Bradford and Pension Commissioner
Evans, who happened to drop in. He
spent half an hour in conference with
the secretary awl then returned ta the
club to rest
Secretary Long stated that Hobson
did not bring the long-expected icport
from Admiral Sampson and his brother
officers on the destruction of the Cer
vera fleet The exact purpose of bis
visit was explained by the order under
which Lieutenant Hobson had come to
the United States, which Is to urge
quick action toward the salvation of
the Cristobal Colon, row on the rocks
west of Santiago, and says: "Explain
to him fully the position and condition
of that ship and receive bis Instruc
tions regarding it. 15? as expeditious
as possible in bringing the matter to a
termination, in order that. If it Is prac
ticable to do so. this fine ship may bs
saved to the United States navy." This
is signed by Admiral Sampson.
CABINET DIStTSSKM THE CIBANS.
Policy as to the Ii.lnnd That Will Be Car
ried Out in Full.
Washington, July 23. The letter writ
ten by General Garcia to General Shat
ter was read and discussed at sozr.e
length in the cabinet meeting yester
day, and the opinion was expressed that
it evidently was based upon a wrons
conception of the purposes and motives
of our peojjle. These, it was said, should
long ago have been fully explained to
him and to all of the Cuban leaders. If
it was true as had been reported, a
member of the cabinet said, that Gar
cia was not invited to participate in the
ceremonies attending the raising of the
American flag over Santiago it was a
mistake. Even thing reasonable, he
said, should be done to win and keen
the friendship of the insurgent Cubans.
They should be made te know that the
only rurpose of the United States in
waging war against Spain was to se
cure for all tha people of Cuba relief
from the oppression of Spanish rule and
stable government established by the
people themselves. Of course, it was
added. It is not the Intention of this
Government to drive the Spaniards out
and then formally turn the island over
to the insurgents or to any other par
ticular class or faction. This govern
ment had never intimated such a pur
pose, but on the contrary It was well
understood that a Ftuble government
for and by all of the people of Cuba had
been the only purpose and end Fwuhtto
The detail incident to the stal.llsh-
ment of such a government, it wns said,
have never been discussed by the cabi
net at any great length, but there couW
be no difference of opinion as to the
general plan. All of the people of the
island. It was declared, must be given
an opDortnnjty to express their v'.ewsa
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to the character of the constitution n
ier which they were to live, and also
as to the man who should make and
execute the laws. The insurgent Cu
bans certainly could not consistently ask
for more than (his.
The letter reported to have been writ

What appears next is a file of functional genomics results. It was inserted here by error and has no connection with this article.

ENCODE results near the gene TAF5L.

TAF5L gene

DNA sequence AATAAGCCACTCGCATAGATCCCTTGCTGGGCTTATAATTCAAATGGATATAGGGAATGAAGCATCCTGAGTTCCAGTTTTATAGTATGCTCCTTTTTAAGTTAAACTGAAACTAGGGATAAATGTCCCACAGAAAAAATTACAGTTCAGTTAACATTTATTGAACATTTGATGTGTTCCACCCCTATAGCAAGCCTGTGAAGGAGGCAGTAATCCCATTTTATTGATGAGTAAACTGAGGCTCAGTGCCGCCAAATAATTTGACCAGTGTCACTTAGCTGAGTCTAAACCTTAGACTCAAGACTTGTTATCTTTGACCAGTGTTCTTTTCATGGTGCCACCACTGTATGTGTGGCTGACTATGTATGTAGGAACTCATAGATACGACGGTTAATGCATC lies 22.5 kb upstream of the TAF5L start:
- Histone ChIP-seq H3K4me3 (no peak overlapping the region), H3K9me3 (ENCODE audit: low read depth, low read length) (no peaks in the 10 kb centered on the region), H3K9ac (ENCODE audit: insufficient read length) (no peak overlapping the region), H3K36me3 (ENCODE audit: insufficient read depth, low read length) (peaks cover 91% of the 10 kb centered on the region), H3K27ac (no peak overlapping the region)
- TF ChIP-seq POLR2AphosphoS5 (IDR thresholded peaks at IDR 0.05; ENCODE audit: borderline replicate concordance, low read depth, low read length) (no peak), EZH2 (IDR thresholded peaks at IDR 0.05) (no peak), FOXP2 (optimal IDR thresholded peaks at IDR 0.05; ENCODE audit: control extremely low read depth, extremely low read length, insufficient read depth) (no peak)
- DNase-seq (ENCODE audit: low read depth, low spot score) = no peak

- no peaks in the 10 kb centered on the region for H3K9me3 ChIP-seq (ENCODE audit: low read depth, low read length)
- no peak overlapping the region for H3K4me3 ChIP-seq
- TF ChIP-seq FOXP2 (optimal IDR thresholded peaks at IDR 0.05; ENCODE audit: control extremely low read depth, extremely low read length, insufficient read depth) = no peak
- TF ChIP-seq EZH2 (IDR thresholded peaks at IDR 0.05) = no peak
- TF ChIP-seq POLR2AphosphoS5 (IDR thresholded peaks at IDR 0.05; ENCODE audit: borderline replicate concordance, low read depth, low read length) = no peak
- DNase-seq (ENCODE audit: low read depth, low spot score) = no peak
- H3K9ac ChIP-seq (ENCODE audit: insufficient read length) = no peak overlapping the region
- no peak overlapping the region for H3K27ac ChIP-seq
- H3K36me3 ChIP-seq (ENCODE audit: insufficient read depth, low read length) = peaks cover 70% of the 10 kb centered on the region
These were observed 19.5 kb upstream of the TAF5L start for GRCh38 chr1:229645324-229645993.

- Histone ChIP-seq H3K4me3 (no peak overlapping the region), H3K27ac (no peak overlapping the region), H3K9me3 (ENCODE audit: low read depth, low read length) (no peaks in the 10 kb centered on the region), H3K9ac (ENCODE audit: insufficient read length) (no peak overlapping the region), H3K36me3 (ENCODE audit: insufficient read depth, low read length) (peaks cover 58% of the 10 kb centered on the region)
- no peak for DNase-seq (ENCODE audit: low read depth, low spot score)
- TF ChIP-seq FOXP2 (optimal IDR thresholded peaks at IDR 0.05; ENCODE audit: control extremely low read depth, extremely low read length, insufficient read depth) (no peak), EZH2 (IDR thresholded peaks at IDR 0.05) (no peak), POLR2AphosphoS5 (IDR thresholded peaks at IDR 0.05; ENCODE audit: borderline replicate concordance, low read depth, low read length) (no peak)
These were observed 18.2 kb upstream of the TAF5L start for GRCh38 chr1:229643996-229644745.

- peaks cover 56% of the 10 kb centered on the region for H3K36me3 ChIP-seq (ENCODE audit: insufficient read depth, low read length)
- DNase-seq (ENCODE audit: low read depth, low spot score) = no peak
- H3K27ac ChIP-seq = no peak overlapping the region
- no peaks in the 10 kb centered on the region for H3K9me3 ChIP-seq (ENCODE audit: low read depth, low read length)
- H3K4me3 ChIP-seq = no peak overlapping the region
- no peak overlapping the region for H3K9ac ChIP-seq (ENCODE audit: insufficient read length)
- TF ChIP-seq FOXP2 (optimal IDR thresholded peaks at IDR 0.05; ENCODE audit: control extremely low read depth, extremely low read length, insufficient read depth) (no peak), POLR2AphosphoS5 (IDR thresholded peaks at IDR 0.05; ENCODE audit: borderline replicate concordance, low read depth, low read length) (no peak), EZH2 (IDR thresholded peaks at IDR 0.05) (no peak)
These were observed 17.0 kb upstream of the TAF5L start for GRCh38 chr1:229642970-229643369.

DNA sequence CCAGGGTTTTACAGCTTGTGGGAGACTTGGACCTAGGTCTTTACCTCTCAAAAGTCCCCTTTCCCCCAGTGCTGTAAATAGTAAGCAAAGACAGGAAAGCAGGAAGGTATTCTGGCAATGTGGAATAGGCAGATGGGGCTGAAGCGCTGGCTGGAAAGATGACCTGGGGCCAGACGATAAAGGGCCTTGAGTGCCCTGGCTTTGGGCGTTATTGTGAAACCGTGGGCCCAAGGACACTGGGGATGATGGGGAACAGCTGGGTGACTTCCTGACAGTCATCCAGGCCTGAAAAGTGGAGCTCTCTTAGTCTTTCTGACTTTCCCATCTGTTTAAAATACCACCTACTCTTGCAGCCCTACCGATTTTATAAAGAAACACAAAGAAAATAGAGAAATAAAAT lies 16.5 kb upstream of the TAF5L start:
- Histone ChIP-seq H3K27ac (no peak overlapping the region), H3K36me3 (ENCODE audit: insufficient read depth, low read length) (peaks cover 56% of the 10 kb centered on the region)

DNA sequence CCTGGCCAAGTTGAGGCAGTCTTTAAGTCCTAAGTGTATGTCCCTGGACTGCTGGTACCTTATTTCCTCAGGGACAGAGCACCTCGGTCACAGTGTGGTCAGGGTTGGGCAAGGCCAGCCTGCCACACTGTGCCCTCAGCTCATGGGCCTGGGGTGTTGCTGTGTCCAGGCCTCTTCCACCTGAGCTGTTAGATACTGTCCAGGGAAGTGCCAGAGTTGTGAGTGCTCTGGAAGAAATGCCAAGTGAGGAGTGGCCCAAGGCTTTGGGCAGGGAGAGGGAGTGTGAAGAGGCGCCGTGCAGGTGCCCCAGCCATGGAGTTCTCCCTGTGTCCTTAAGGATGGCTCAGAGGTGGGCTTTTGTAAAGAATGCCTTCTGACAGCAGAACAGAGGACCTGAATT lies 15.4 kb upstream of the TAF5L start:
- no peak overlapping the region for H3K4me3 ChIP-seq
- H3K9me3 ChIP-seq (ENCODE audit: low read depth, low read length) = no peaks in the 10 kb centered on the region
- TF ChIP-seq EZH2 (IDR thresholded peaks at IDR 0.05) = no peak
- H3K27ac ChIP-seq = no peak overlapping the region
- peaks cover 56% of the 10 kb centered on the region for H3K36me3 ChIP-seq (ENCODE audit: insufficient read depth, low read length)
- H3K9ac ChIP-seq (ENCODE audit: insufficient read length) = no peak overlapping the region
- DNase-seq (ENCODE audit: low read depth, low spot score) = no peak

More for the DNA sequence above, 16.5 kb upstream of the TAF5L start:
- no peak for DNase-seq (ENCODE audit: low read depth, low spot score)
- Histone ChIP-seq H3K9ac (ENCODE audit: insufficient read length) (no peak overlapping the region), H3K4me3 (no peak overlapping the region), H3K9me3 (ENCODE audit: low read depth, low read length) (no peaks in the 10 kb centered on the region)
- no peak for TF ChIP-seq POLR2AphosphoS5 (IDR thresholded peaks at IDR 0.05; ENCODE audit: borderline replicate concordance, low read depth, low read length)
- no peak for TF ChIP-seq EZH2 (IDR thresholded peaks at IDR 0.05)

ten by Garcia to Shaftercomplalnsthat:
"The city of Santiago surrendered to
the American army, and news of that
important event was given to me by
persons entirely foreign to your staff. I
have not beets hsnored with a single
word from yourself informing me about
the negotiations for peace or the terms
of the capitulation by the Spaniards.
The fmportant ceremony of the surren
der of the Spanish army and the taking
possession of the city by yourself took
place later on. and I only knew of both
events by public reports. n
rally, I know that you have left In
power at Santiago the same Spanish
authorities that for three years I have
fought as the enemies of the independ
ence of Cuba. In view of all
these reasons I have tendered
today to the commander-in-chief of the
Cuban arrr.y. Major General Maximo
Gomez, my resignation as commander
of this section of our army."
A dispatch from New York gives a
statement issued by Domingo Mendes
Capote, vice president of the Cuban re
public, after consultation with the Cu
ban Junta in that city which fully and
Unreservedly Indorses the president's
proclamation Issued immediately after
the capture of Santiago as to the gov
ernment of the captured territory.
CEN. WOOD IS GOVERNOR.
Rough Rider Takes Charge of the rear
and Order at Santiago.
Santiago de Cuba, July 23. General
Wood, of the Hough Riders, was ap
pointed military governor of Santiago
de Cuba Wednesday, succeeding Gen
eral McKibbln, who returns to his old
duty, and who Is on the sick list The
city is quiet and ordinary business i3
being resumed. Krom various joints in
tli- province Spanish troops continue to
arrive daily and nre sent to camp to
await embarkation, the date of whUb
has not yet. been decided. G. neral
Wood, the military governor, has or
dered all the shops to open, and reaft
er there will be music in the plaza -v-ery
Sunday and Thursday. Th're will
be rej.ikiiii;s when the pay must, r ar
rives. Havana Statement of the Lnna.
Washington. July 23. A dispatch
from Havana gives the Spanish ac
count of the Manzanillo affair. It says
the Spaniards lost but three d-ad and
fifteen wounded and only three trans
ports. It also says that with the at
tacking force were two monitors.
Had a Tamily Disturbance.
Casey. Ills., July 23. City Marshal
Smith probably fatally shot Dr. A. J.
Torter, of this city. They were having
a family disturbance at the home of Dr.
rorter and the doctors wife called In
City Marshal Smith to quell the diffi
culty. Lr. Porter used some abusive
language to Marshal Smith and finally
assaulted him with a knife, whereupon
Smith drew his revolver and shot Por
ter through the rlcht breast